“At HBCUs, there is a true desire to take care of one another and lift one another up,” she said.

By graduation Pinkney understood that she not only deserved to be in the room, but she also deserved a seat at the table. In 2020, Pinkney became the first black American LGBTQ+ person elected to the Delaware Senate.

Academic excellence and career advances

HBCUs provide both personal and academic growth, said Shirelle Handshaw, MHSA, director of operations for the Medical Group at ChristianaCare. As a biology major at Cheyney, she received funding to work at the National Institutes of Health.

HBCUs provide both personal and academic growth, said Shirelle Handshaw, MHSA, director of operations for the Medical Group at ChristianaCare, who graduated from Cheyney University of Pennsylvania.

“This level of exposure to the larger scientific and academic world shaped my career path and gave me the confidence to perform and excel,” she said.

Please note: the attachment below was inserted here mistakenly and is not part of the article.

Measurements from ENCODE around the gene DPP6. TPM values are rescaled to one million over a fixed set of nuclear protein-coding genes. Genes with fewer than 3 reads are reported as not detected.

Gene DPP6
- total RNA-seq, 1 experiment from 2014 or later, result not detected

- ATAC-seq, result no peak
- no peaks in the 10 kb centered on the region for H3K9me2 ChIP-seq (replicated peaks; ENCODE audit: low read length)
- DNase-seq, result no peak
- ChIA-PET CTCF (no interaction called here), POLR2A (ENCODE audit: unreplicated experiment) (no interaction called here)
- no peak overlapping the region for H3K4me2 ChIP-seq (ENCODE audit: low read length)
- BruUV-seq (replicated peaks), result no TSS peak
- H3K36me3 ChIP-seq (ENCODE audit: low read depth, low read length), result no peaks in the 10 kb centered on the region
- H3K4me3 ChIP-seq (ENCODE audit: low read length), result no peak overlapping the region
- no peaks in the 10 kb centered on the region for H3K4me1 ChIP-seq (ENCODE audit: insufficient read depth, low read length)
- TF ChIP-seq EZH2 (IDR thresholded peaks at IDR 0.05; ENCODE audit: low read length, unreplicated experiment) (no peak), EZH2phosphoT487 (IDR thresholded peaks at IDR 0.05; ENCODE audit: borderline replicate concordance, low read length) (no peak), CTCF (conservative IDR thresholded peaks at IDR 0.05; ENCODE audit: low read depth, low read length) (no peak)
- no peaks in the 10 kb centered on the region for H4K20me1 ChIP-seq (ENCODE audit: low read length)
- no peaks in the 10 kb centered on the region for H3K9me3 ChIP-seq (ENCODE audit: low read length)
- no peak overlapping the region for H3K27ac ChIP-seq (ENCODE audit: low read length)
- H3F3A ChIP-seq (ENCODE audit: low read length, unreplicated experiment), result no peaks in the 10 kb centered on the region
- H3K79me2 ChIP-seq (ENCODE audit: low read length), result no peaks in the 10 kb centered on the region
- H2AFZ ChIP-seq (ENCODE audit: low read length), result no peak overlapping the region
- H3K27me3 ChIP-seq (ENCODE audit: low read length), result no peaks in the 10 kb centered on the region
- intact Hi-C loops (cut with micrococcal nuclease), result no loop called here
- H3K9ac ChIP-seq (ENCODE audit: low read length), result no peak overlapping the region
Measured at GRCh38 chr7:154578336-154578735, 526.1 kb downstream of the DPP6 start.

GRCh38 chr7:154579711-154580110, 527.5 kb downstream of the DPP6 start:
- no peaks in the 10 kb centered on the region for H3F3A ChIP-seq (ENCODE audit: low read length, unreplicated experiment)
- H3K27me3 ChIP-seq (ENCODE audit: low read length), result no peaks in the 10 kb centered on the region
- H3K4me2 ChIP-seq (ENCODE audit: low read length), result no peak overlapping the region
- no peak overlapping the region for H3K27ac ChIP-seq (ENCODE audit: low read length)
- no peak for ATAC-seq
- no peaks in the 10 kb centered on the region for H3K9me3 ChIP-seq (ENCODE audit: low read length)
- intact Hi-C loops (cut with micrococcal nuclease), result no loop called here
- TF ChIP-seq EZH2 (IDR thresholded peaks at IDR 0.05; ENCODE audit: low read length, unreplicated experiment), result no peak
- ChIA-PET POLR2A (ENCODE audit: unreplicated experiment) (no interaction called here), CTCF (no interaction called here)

ChristianaCare provides opportunities to DSU nursing students through the Nursing Scholars Program, a scholarship to full-time pre-nursing students.

Allen expects nursing graduates to double after DSU completes the acquisition of Wesley College this summer. Both schools’ health and behavioral science programs will merge on the Wesley campus.

“We will continue to graduate a very diverse and inclusive set of health practitioners and medical professionals in the nursing field in particular,” he said.

“So many HBCU graduates are black doctors, lawyers and members of Congress. You don’t have to look far to see the impact of these institutions.”

Pinkney said that the media’s recently highlighted achievements of HBCU graduates demonstrate that the schools are living up to their mission.

“For as long as I can remember, there’s been an argument as to whether HBCUs are still relevant today,” she said. “I think that seeing people like Kamala Harris and [Spelman College alumna and political leader] Stacy Abrams — these amazing women coming from these schools — shows why these institutions are still needed.

“There is pride, joy and triumph instilled in you at HBCUs.”